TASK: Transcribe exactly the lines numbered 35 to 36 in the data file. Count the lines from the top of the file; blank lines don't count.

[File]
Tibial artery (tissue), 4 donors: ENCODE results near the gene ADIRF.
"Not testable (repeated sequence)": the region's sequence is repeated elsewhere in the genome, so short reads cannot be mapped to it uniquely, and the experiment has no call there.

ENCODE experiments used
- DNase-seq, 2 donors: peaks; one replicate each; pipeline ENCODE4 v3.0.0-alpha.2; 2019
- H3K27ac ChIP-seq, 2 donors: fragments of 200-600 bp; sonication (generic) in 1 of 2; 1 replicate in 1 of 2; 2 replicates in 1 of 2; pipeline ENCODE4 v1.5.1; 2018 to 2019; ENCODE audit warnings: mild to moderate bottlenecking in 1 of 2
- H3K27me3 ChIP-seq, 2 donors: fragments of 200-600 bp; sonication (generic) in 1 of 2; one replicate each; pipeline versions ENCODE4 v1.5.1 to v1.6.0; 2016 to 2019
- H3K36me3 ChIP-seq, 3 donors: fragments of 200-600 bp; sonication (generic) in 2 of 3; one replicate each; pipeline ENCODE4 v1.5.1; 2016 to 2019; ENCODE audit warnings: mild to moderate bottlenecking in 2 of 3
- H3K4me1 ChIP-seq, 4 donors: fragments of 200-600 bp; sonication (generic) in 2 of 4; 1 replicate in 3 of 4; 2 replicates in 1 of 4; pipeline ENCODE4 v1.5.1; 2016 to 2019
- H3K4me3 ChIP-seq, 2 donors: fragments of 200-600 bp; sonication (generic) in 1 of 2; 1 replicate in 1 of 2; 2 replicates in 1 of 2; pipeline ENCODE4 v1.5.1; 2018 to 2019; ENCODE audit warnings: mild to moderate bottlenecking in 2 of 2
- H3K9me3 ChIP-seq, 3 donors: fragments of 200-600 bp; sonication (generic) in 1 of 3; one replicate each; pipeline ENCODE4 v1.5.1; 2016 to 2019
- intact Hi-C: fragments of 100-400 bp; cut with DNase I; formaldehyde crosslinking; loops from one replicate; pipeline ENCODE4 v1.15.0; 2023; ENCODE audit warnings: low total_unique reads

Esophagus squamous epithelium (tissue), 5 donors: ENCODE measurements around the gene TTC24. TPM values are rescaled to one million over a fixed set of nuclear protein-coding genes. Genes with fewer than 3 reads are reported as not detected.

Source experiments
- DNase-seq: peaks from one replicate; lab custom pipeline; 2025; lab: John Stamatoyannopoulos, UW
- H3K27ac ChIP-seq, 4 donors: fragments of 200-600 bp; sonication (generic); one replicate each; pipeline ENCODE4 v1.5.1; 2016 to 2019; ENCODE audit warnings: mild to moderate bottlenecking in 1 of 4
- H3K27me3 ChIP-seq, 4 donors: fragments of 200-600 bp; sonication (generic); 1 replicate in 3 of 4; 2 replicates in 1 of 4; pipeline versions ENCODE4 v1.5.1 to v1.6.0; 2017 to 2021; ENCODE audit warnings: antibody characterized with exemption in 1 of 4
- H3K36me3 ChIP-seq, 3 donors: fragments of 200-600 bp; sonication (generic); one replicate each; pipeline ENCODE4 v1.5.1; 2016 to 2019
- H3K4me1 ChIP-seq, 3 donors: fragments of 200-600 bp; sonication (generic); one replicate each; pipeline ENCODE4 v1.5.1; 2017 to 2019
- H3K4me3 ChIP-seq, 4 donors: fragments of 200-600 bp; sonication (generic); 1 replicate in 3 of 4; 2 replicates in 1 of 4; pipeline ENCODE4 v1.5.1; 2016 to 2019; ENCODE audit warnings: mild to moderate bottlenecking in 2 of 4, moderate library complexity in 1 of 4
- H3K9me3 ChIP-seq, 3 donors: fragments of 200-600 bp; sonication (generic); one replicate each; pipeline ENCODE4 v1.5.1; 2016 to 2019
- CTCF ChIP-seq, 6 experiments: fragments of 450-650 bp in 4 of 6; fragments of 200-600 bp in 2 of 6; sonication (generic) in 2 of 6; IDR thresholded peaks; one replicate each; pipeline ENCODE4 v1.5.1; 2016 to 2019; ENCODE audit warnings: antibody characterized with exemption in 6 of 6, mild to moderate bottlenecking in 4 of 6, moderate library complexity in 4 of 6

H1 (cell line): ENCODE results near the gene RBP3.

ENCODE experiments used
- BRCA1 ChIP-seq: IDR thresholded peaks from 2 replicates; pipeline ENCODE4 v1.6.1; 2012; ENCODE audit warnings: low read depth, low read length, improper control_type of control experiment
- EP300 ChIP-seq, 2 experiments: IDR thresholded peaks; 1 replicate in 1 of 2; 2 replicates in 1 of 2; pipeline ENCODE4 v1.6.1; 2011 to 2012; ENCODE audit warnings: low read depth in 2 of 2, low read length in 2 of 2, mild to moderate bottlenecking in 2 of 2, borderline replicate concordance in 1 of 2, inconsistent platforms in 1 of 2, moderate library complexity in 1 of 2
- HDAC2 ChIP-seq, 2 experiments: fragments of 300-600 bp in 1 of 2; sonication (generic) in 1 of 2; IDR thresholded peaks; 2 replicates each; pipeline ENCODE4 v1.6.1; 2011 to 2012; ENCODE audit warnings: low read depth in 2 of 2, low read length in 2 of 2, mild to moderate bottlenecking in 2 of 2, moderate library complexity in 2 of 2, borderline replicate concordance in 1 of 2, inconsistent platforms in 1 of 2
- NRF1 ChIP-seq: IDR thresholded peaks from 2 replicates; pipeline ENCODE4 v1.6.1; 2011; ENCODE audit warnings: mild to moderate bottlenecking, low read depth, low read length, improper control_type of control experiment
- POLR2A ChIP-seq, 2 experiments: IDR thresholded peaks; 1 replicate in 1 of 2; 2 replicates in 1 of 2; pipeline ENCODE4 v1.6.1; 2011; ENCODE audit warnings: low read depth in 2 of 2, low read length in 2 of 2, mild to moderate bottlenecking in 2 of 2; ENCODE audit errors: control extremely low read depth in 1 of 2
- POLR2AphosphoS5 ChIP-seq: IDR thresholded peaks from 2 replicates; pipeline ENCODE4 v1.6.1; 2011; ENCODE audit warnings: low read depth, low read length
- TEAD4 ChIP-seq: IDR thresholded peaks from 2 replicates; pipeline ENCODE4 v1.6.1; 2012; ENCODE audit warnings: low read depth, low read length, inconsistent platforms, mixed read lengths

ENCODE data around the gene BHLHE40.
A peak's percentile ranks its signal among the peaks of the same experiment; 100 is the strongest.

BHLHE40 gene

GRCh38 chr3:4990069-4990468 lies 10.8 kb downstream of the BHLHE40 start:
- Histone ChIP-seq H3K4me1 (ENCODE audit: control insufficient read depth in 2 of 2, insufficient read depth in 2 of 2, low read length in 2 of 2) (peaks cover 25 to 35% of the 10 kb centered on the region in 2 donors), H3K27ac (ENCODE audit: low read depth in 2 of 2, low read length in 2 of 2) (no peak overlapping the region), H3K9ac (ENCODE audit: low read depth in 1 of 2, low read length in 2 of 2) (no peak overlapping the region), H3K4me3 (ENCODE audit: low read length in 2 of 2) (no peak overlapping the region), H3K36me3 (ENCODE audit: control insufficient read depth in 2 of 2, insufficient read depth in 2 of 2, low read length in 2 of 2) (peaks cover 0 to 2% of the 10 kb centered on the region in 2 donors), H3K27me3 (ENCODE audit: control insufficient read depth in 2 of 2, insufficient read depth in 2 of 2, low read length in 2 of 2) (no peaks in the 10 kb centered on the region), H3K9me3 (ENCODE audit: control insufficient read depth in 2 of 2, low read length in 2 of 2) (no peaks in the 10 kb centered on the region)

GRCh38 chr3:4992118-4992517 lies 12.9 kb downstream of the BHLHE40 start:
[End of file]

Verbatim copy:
- Histone ChIP-seq H3K4me1 (ENCODE audit: control insufficient read depth in 2 of 2, insufficient read depth in 2 of 2, low read length in 2 of 2) (peaks cover 25 to 35% of the 10 kb centered on the region in 2 donors), H3K27ac (ENCODE audit: low read depth in 2 of 2, low read length in 2 of 2) (no peak overlapping the region), H3K9ac (ENCODE audit: low read depth in 1 of 2, low read length in 2 of 2) (no peak overlapping the region), H3K4me3 (ENCODE audit: low read length in 2 of 2) (no peak overlapping the region), H3K36me3 (ENCODE audit: control insufficient read depth in 2 of 2, insufficient read depth in 2 of 2, low read length in 2 of 2) (peaks cover 0 to 2% of the 10 kb centered on the region in 2 donors), H3K27me3 (ENCODE audit: control insufficient read depth in 2 of 2, insufficient read depth in 2 of 2, low read length in 2 of 2) (no peaks in the 10 kb centered on the region), H3K9me3 (ENCODE audit: control insufficient read depth in 2 of 2, low read length in 2 of 2) (no peaks in the 10 kb centered on the region)

GRCh38 chr3:4992118-4992517 lies 12.9 kb downstream of the BHLHE40 start: